Can Compton Scatter Imaging be incorporated with the Micro-x CT scanner prototype to aid in the detection of stroke?

Author: Erica Nunn

Nunn, Erica, 2022 Can Compton Scatter Imaging be incorporated with the Micro-x CT scanner prototype to aid in the detection of stroke?, Flinders University, College of Science and Engineering

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Micro-X is developing a computed tomography (CT) scanner for the detection of stroke in

ambulances to assist in the global recognised need for earlier detection and treatment of

strokes. Whilst often thought to be an unwanted component in radiological imaging,

Compton scattered radiation can provide helpful information as the process is dependent on

the scattering medium. To add a secondary image contrast to aid in the detection of stroke,

this study will investigate how the scatter produced during the CT scan can be used to the

diagnostic team’s advantage through the implementation of Compton Scatter Imaging (CSI).

To complete a thorough investigation, a literature review of the current CSI technology and

stroke pathophysiology was conducted. Differential scatter cross-sections were then

calculated to hypothesise what the Compton scatter signal would be. CSI data was then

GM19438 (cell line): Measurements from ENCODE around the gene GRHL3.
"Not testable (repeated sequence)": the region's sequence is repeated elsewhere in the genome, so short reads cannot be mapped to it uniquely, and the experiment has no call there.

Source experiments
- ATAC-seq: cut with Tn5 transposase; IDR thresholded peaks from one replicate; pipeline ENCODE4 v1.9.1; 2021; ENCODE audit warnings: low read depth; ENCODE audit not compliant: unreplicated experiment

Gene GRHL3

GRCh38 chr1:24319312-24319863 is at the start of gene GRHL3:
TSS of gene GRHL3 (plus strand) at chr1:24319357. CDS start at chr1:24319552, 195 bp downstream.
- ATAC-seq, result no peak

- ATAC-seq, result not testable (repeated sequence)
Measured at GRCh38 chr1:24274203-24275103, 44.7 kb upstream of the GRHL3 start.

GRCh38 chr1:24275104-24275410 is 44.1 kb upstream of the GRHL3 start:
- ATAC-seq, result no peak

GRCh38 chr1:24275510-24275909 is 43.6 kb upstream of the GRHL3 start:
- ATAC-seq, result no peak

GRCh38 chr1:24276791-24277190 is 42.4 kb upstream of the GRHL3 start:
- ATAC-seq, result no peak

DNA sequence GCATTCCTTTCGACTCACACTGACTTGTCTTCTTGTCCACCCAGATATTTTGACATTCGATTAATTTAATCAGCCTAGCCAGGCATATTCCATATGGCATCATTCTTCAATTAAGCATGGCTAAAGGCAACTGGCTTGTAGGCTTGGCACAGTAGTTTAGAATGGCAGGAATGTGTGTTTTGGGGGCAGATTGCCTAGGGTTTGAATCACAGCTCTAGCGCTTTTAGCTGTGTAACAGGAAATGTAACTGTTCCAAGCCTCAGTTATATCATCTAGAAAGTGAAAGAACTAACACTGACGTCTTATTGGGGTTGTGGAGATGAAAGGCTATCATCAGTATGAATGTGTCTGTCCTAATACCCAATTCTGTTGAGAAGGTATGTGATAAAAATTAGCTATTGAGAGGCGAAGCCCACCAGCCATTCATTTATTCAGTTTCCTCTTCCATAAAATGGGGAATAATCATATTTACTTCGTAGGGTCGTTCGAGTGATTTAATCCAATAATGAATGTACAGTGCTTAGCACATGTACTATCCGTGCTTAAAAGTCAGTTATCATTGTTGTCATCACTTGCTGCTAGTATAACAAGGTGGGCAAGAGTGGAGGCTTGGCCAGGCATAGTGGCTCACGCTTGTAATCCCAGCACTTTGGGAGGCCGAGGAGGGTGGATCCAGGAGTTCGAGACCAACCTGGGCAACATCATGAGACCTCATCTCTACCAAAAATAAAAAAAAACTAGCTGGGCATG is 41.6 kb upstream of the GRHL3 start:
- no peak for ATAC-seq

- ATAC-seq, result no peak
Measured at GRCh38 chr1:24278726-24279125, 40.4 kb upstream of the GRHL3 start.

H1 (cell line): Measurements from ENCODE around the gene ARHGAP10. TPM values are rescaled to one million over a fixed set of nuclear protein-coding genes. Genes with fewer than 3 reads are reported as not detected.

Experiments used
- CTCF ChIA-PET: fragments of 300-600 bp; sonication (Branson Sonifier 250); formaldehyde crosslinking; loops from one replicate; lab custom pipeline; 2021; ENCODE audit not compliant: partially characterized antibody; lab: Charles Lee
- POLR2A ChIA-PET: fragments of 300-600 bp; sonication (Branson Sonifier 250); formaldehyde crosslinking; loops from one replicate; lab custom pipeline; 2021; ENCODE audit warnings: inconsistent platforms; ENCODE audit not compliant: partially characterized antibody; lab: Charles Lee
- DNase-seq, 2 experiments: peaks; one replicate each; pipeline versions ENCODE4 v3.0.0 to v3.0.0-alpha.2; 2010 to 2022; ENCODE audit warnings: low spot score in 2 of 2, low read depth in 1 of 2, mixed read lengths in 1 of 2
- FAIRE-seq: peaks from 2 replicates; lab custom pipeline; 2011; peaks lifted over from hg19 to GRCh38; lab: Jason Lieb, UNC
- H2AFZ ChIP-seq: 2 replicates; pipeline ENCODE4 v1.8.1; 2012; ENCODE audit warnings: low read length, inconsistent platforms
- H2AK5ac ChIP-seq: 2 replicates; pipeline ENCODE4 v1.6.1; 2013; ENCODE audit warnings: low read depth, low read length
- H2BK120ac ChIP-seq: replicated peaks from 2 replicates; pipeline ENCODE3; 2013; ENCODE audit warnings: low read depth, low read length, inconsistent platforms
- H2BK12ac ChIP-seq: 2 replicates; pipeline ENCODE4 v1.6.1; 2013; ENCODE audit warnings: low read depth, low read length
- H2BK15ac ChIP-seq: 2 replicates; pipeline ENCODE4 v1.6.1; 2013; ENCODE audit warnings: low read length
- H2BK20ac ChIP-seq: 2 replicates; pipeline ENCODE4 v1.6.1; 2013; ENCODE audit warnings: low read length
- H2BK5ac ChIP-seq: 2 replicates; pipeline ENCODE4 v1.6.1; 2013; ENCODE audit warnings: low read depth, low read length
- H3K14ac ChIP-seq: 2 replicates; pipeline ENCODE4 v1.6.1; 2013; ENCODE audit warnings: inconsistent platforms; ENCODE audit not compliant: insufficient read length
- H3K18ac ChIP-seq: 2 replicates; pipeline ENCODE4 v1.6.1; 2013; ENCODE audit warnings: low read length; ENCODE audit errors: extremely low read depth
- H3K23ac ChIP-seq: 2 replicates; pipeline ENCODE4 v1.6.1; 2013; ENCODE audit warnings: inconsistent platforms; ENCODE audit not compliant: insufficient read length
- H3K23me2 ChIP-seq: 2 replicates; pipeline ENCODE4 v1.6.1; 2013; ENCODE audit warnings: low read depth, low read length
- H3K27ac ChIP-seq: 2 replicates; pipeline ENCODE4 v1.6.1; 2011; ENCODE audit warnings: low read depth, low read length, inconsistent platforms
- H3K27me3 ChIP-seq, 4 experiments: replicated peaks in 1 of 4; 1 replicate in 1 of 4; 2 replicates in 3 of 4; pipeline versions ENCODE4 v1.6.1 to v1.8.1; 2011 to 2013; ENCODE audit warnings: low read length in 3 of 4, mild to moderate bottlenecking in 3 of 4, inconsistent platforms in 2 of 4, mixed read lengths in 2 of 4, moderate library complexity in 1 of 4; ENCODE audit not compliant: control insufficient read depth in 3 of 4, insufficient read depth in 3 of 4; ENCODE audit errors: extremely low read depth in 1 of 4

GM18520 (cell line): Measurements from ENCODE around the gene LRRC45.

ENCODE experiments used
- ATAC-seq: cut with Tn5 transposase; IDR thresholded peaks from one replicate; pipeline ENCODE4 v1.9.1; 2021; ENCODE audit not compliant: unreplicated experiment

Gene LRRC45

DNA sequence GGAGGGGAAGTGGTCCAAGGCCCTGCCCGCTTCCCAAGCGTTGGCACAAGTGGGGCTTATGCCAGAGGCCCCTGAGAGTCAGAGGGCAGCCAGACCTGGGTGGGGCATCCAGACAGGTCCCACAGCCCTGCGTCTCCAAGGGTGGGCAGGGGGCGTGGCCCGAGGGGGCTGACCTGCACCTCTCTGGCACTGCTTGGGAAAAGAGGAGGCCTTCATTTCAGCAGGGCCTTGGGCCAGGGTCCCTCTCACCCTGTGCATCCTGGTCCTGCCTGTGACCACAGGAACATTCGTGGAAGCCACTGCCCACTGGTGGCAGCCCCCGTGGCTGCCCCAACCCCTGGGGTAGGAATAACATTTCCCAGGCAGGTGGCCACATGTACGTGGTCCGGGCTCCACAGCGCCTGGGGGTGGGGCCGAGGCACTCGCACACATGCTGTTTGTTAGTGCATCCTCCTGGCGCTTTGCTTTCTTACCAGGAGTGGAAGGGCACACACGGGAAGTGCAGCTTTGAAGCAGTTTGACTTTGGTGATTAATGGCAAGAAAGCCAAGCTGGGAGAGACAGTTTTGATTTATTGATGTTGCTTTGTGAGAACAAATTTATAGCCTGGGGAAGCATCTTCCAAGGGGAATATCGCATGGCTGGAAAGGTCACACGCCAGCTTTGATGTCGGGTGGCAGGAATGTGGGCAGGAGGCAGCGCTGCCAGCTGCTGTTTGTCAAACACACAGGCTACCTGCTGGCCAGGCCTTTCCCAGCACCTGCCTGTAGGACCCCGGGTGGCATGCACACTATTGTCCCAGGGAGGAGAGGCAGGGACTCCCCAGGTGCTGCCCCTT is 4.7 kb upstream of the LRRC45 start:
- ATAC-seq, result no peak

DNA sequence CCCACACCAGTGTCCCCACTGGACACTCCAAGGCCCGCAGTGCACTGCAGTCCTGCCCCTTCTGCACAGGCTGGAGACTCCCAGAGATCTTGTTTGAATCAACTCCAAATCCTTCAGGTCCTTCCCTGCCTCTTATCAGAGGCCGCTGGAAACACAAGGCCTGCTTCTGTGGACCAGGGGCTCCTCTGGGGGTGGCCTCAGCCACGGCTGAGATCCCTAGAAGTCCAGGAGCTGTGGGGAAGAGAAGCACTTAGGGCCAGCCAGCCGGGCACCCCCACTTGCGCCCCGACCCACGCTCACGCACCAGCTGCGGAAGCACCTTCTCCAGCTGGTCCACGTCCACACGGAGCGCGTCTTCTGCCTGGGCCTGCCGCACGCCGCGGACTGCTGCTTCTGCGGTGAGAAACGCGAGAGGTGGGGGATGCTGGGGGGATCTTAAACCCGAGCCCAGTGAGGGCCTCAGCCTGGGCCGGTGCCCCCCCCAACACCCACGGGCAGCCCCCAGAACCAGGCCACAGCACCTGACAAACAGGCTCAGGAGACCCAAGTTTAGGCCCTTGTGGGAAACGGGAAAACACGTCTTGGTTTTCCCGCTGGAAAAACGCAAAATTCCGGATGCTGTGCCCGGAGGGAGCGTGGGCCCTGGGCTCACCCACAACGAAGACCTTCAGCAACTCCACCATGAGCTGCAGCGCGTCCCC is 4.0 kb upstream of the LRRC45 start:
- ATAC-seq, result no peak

modelled through Monte Carlo simulations performed using the GEANT4 toolkit and

statistical data analysis was conducted. The mean and standard deviations of the region of

interest selected in the output images of the Monte Carlo simulations was calculated. It was

found that using traditional X-ray systems, the difference in photon intensities at the detector

is not significantly different for ischemia and healthy tissue at 0.11% (P = 0.7428).

Comparatively, the difference between ischemic and healthy tissue in the Compton scatter

imaging system was found to be statistically significant at 2.06% (P=0.0007). It was

concluded that this preliminary research showed promising results that CSI could be

incorporated with the Micro-X CT scanner.

Keywords: Compton Scatter, X-ray, Stroke

Subject: Engineering thesis

Thesis type: Masters
Completed: 2022
School: College of Science and Engineering
Supervisor: Egon Perilli